Joseph Peter Calleja, Manila
Updated: May 10, 2021 09:33 AM GMT
Filipinos are scheduled to go to the polls to choose a new president on May 9, 2022. (Photo: Unsplash)
Bells rang out at Catholic churches across the Philippines on May 9 to urge parishioners to pray and register to vote in the next presidential election in 2022.
The bells were sounded exactly a year before the country goes to the polls on May 9, 2022, to elect successors to President Rodrigo Duterte and Vice President Leni Robredo.
Church authorities are encouraging churchgoers, especially those who have not yet registered, to make their voices heard by choosing the next president and vice president.
“Let us awaken and enliven once more our love for the country. Register to vote … Make your voices heard. If you want to see change, elections are the democratic way to effect change,” Caritas chief Bishop Jose Colin Bagaforo of Kidapawan said.
He said Filipinos must begin to reflect on the qualities they want their next president to have as the election draws near.
“After six years under one president, what qualities do you now want our next leaders to possess? We only have one year before we choose. May we choose them well by praying and examining our conscience,” the head of the Catholic Church’s social action arm added.
This is a call for us to become involved in good governance
The tolling of bells was the brainchild of a group called Eleksyon 2022 Koalisyon, a non-partisan alliance of 29 multi-sectoral groups that includes Caritas Philippines.
Caritas’ executive secretary Father Antonio Labiao said the Catholic Church has begun mobilizing citizens to be more active in upcoming elections.
“We [Caritas Philippines] have been actively engaging with people for the next election. It’s important for the Church if we are serious with our mandate … to actively participate. This is a call for us to become involved in good governance,” Father Labiao said in a radio interview.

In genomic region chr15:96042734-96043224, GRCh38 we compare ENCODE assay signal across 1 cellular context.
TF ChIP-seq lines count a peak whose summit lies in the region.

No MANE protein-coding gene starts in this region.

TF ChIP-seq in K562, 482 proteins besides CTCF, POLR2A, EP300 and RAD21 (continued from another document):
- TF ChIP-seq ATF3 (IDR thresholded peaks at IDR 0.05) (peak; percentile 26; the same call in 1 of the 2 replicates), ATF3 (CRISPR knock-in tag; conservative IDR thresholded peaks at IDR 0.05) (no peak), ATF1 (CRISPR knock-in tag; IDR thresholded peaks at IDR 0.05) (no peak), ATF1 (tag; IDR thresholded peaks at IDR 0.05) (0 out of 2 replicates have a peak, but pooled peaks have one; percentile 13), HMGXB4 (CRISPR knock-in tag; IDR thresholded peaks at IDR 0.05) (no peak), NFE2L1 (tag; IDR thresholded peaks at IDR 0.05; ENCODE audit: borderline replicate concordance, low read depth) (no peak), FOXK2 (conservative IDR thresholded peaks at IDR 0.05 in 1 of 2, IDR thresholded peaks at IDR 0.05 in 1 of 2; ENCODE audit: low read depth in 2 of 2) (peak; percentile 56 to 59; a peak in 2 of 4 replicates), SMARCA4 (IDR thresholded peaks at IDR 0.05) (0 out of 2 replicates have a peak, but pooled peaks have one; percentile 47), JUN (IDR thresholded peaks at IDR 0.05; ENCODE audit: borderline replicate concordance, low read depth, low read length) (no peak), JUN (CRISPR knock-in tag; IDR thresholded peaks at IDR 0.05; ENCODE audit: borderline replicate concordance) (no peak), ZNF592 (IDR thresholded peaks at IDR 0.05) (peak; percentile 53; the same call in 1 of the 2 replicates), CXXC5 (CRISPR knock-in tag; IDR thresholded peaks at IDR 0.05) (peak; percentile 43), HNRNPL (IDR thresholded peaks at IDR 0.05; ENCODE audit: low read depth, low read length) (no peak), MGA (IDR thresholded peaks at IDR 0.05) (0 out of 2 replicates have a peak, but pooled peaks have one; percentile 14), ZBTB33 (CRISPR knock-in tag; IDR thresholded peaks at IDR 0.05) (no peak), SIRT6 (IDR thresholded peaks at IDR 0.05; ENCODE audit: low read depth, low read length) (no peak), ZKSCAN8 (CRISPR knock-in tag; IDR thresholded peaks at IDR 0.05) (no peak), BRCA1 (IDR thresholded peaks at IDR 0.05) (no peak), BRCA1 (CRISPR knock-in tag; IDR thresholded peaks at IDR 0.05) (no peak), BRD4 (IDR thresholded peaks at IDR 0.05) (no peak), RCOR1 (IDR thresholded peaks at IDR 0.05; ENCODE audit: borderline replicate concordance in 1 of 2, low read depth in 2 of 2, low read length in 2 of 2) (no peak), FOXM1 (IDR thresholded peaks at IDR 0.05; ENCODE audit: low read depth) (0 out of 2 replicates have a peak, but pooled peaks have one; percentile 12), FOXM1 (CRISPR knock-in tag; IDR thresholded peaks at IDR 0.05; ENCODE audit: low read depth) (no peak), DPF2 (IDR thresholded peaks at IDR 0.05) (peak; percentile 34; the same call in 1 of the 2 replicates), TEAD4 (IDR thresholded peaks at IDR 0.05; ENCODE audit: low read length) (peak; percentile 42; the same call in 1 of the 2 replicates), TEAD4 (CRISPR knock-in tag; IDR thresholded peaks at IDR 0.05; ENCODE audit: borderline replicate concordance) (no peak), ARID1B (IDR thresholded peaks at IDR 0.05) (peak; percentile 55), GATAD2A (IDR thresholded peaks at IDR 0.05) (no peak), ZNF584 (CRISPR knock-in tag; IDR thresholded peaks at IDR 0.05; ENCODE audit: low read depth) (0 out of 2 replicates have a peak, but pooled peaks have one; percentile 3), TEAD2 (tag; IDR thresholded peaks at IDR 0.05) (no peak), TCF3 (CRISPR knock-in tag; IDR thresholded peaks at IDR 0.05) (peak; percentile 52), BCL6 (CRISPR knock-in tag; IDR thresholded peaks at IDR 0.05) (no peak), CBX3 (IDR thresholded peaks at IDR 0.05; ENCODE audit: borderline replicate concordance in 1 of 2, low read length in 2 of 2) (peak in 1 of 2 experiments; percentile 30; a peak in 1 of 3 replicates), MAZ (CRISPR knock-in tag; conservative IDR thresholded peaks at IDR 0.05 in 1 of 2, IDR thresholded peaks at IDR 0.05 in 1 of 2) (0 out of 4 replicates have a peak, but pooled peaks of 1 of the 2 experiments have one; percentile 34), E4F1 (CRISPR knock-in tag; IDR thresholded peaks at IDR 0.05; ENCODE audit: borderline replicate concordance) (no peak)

About 1.5 million new voters are eligible to vote in the 2022 national elections after having reached voting age, the Commission on Elections said.
The commission also said about another 4 million eligible voters have yet to register, while 7 million others have been cut from the electoral register for failing to vote in previous elections and would have to re-register.
“We are looking at more than 12 million more votes if both eligible voters and deactivated ones participate this time,” said the Commission of Elections.
“Getting into politics is not an evil in itself. Being involved in politics is a way to show love for one’s country. If the candidates who are running are good, the people would have good choices as well,” the prelate said on May 9.
The Parish Pastoral Council for Responsible Voting, a church group that advocates for free and honest elections, said many Filipinos do not vote because of their mistrust of the whole political system.
“Millions … do not vote because they do not believe anymore in the sanctity of elections. When the voting process is overshadowed by money and violence, it makes elections a rich-only affair. It discourages the poor from voting or to sell their vote for money,” said Roderico De Guzman, a council volunteer from Manila.
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